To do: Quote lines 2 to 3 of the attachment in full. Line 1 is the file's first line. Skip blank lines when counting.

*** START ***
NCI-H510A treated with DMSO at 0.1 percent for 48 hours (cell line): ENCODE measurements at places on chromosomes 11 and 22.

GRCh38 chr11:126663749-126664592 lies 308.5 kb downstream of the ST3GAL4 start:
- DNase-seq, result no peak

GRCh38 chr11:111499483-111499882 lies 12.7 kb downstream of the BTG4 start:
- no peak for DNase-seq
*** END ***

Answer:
GRCh38 chr11:126663749-126664592 lies 308.5 kb downstream of the ST3GAL4 start:
- DNase-seq, result no peak